5. Attract rich people from around the globe.
6. Manage water resources with someone clever running it
7. Deport Lindiwe Sisulu, Julius Malema etc to a hot prison in the Northern Cape
8. Stop BEE and EE
9. Jail all corrupt people-the lot
10. Bring back the death penalty
11. Clean up the captured judiciary
12. Make friends with the US-they have a big chequebook
13. Beg the Israelis to help us with water, tech, farming and police intelligence

We need more effective SOE’s
We need more accountability for failing SOE’s
We need more independent SOE’s without government and union interference
We need more policy consistency
We need more business and investor friendly environment
We need more a more effective government
We need more law enforcement

We need less cANCer

I wonder how long it took this economist to get this ground breaking conclusion..

and got to love how “they” talk about “we”,

Will it dawn on “them” they are the only ones finding this novel?

What we will get however is more of the same nothing and no growth until the ANC is ousted.
It is like saying that the beatings will continue until morale improves ne !!!

We break our heads about the ways in which to measure poverty in such a way, as to make it look like we are wealthy. The obese person, who should go on a healthy diet, rather shops around to find the clothes that make him look slim. The patient suffering from the metabolic-syndrome would rather keep on searching for the miracle medication, instead of cutting out sugar.

Our reality is a manifestation of our habits, or, as prof. Williams said, “Our economic system is a function of our social system. The things we do and how we do them have an economic output.”

It is clear then, that we can have the economic outcome we desire so much if we simply select and implement the social system that leads to prosperity. It should be a straightforward, logical process. If you want to look and feel like an athlete, then do what athletes do.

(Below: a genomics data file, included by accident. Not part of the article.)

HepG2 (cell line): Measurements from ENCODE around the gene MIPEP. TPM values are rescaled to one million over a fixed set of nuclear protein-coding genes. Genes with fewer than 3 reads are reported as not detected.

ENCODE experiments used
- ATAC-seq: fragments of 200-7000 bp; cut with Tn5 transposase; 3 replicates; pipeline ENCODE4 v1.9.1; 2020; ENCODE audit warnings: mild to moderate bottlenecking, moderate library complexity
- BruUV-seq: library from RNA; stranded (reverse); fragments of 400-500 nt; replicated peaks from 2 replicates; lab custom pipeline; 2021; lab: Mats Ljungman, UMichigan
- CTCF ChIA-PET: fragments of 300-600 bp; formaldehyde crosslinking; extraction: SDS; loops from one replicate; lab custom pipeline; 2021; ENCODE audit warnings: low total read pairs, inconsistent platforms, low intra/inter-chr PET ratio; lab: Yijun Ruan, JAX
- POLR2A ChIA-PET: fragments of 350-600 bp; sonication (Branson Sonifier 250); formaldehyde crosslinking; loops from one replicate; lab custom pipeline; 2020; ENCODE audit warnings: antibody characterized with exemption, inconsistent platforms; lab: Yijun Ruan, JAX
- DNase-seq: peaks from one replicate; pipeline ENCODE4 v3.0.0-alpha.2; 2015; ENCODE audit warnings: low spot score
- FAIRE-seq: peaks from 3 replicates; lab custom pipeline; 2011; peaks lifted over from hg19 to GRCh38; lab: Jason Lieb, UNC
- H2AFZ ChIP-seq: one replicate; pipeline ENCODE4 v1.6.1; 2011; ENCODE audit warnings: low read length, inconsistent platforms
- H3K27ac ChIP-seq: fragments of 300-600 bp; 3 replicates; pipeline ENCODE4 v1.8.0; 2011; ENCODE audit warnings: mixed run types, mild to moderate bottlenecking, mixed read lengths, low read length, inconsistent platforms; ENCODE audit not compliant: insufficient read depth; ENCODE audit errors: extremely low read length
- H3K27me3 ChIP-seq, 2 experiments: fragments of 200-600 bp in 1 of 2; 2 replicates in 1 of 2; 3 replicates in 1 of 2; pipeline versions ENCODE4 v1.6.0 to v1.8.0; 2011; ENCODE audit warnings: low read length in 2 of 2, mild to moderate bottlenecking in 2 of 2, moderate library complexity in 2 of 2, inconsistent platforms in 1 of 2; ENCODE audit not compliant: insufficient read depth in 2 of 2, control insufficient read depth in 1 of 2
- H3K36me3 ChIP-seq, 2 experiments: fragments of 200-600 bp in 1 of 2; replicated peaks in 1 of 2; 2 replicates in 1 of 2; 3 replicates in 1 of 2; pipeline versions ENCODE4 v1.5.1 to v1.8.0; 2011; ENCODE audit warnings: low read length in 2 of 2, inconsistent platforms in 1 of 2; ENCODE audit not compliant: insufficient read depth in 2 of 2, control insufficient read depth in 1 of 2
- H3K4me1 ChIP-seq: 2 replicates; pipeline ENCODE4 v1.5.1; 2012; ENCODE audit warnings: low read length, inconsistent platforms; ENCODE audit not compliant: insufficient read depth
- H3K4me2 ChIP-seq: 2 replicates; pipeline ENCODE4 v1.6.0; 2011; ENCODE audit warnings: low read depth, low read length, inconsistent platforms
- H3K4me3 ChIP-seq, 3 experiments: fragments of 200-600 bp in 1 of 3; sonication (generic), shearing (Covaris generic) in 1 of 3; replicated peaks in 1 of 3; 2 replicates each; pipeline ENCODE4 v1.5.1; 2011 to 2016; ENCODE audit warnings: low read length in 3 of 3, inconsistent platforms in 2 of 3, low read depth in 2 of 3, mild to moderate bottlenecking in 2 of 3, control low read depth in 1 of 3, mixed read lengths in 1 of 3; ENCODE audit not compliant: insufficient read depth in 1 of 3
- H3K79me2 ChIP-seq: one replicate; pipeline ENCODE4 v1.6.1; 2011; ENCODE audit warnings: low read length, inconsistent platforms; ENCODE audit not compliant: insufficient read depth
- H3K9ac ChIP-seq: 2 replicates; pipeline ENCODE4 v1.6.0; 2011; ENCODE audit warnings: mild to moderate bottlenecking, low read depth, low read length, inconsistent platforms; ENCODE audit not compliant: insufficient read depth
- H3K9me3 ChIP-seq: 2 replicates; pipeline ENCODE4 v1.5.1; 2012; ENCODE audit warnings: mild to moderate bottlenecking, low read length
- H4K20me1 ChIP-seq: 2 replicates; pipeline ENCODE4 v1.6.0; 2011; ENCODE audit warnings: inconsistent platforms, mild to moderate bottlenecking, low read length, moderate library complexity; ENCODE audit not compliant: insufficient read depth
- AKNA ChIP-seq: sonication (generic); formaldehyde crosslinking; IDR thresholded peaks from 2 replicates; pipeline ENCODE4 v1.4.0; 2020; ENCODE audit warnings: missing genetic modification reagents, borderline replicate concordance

We can simply look at the social systems of highly successful countries and emulate them. This is not rocket science, it is basic logic. We have a GDP growth problem, declining economic activity, rising unemployment, rising debt and social unrest because we chose, and implemented, the social system that leads towards this situation. Now, as we reached this reality that we have designed, we look around for metrics or measurements to make our terrible situation look better than what it is.

If I want to look and feel better, I should change my lifestyle. If people want to enjoy a good standard of living, they should abandon socialism and adopt free-market capitalism. It is that simple really.

Realistically though, with the work ethic of the SA workforce and their tendency to complain, shifting from socialism to capitalism will result in most of the workforce starving without government intervention. Free markets imply that capital can move without hindrance. Why should capital stay in SA when workers are cheaper and more productive in China. The only type of capital that could be invested here would relate to services based capital (of which of a small minority of the population has the expertise to handle).